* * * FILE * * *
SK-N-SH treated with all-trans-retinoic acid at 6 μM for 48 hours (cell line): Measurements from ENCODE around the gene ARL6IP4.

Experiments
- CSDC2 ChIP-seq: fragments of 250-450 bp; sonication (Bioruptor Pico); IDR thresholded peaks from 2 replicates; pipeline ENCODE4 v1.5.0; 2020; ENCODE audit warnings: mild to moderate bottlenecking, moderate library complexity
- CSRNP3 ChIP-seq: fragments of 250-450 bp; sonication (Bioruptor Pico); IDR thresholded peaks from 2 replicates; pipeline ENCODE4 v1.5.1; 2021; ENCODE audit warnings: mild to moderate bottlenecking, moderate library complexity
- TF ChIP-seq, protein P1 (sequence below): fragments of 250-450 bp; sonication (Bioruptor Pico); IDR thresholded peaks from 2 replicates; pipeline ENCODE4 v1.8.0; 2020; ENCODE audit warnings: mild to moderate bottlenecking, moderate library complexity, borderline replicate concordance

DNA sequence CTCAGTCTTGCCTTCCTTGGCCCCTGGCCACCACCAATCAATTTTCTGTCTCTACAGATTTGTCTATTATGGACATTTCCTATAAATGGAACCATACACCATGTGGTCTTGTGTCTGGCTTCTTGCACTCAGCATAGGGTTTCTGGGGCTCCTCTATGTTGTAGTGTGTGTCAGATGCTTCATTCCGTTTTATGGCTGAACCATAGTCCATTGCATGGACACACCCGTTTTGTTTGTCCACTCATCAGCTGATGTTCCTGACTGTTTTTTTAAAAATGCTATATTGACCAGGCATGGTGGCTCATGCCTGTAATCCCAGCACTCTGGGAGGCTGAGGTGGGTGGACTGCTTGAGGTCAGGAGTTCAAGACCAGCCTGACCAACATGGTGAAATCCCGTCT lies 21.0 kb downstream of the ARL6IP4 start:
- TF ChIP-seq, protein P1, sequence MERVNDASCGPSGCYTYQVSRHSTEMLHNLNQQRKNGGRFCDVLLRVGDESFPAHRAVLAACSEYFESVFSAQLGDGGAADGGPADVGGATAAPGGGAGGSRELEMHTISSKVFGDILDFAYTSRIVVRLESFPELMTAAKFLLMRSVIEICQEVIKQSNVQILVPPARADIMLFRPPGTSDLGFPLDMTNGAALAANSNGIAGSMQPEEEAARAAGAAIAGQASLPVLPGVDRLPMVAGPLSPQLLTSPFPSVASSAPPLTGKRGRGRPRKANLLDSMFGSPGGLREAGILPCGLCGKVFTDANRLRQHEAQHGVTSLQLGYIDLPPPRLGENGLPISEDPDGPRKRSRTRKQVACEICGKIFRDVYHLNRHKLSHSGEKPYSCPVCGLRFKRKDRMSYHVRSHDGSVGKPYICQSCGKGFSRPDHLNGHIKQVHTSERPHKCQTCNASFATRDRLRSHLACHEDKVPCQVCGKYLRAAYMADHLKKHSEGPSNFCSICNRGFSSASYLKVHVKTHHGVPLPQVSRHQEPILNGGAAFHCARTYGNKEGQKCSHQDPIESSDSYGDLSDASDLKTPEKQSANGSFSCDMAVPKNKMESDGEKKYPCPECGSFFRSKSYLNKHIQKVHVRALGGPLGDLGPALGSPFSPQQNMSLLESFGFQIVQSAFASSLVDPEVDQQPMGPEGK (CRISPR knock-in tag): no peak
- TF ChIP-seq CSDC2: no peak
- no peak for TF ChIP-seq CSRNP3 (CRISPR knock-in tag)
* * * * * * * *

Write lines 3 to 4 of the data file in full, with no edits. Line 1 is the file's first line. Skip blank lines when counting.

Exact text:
- CSDC2 ChIP-seq: fragments of 250-450 bp; sonication (Bioruptor Pico); IDR thresholded peaks from 2 replicates; pipeline ENCODE4 v1.5.0; 2020; ENCODE audit warnings: mild to moderate bottlenecking, moderate library complexity
- CSRNP3 ChIP-seq: fragments of 250-450 bp; sonication (Bioruptor Pico); IDR thresholded peaks from 2 replicates; pipeline ENCODE4 v1.5.1; 2021; ENCODE audit warnings: mild to moderate bottlenecking, moderate library complexity